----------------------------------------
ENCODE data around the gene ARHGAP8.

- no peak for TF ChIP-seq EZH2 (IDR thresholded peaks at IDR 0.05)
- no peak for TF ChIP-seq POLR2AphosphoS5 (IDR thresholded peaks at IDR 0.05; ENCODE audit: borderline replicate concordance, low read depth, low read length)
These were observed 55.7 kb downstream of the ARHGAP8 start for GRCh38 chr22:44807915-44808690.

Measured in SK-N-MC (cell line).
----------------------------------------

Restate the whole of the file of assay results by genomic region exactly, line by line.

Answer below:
ENCODE data around the gene ARHGAP8.

- no peak for TF ChIP-seq EZH2 (IDR thresholded peaks at IDR 0.05)
- no peak for TF ChIP-seq POLR2AphosphoS5 (IDR thresholded peaks at IDR 0.05; ENCODE audit: borderline replicate concordance, low read depth, low read length)
These were observed 55.7 kb downstream of the ARHGAP8 start for GRCh38 chr22:44807915-44808690.

Measured in SK-N-MC (cell line).